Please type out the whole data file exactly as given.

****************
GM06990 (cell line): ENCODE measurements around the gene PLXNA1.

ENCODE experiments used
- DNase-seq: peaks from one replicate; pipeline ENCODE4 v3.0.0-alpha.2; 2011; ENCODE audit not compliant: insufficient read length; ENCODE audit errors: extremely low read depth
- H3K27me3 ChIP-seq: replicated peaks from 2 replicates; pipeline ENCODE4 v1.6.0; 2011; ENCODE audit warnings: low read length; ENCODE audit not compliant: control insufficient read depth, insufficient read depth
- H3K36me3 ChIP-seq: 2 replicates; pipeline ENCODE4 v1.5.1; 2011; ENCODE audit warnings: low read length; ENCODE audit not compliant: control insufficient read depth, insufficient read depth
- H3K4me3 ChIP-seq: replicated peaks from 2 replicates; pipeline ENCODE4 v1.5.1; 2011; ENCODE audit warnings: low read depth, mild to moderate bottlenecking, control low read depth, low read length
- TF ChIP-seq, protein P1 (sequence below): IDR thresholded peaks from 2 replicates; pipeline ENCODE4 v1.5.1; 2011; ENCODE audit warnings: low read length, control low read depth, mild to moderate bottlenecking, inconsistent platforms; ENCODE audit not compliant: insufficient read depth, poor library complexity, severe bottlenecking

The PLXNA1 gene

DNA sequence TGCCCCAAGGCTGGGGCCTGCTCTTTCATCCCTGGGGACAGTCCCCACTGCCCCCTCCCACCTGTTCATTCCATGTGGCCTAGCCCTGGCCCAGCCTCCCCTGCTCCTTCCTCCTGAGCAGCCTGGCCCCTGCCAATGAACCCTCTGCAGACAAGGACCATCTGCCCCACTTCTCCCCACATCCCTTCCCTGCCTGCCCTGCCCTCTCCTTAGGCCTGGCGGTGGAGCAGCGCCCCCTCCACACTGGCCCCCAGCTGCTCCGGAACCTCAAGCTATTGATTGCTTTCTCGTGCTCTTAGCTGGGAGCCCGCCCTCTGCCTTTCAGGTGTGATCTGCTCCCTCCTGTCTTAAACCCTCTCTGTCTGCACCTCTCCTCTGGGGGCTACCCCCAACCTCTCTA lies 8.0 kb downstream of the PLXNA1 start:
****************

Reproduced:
GM06990 (cell line): ENCODE measurements around the gene PLXNA1.

ENCODE experiments used
- DNase-seq: peaks from one replicate; pipeline ENCODE4 v3.0.0-alpha.2; 2011; ENCODE audit not compliant: insufficient read length; ENCODE audit errors: extremely low read depth
- H3K27me3 ChIP-seq: replicated peaks from 2 replicates; pipeline ENCODE4 v1.6.0; 2011; ENCODE audit warnings: low read length; ENCODE audit not compliant: control insufficient read depth, insufficient read depth
- H3K36me3 ChIP-seq: 2 replicates; pipeline ENCODE4 v1.5.1; 2011; ENCODE audit warnings: low read length; ENCODE audit not compliant: control insufficient read depth, insufficient read depth
- H3K4me3 ChIP-seq: replicated peaks from 2 replicates; pipeline ENCODE4 v1.5.1; 2011; ENCODE audit warnings: low read depth, mild to moderate bottlenecking, control low read depth, low read length
- TF ChIP-seq, protein P1 (sequence below): IDR thresholded peaks from 2 replicates; pipeline ENCODE4 v1.5.1; 2011; ENCODE audit warnings: low read length, control low read depth, mild to moderate bottlenecking, inconsistent platforms; ENCODE audit not compliant: insufficient read depth, poor library complexity, severe bottlenecking

The PLXNA1 gene

DNA sequence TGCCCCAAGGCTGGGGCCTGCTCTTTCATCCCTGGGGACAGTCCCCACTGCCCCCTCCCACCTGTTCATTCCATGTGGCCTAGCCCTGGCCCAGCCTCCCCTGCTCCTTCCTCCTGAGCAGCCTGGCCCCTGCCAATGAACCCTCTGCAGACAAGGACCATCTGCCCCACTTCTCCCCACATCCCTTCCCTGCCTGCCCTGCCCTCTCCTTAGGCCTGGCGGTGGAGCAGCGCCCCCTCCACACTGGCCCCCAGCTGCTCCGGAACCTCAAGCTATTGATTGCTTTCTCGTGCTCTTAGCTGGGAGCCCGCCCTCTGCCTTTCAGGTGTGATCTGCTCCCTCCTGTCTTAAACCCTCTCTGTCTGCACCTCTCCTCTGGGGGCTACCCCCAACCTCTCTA lies 8.0 kb downstream of the PLXNA1 start: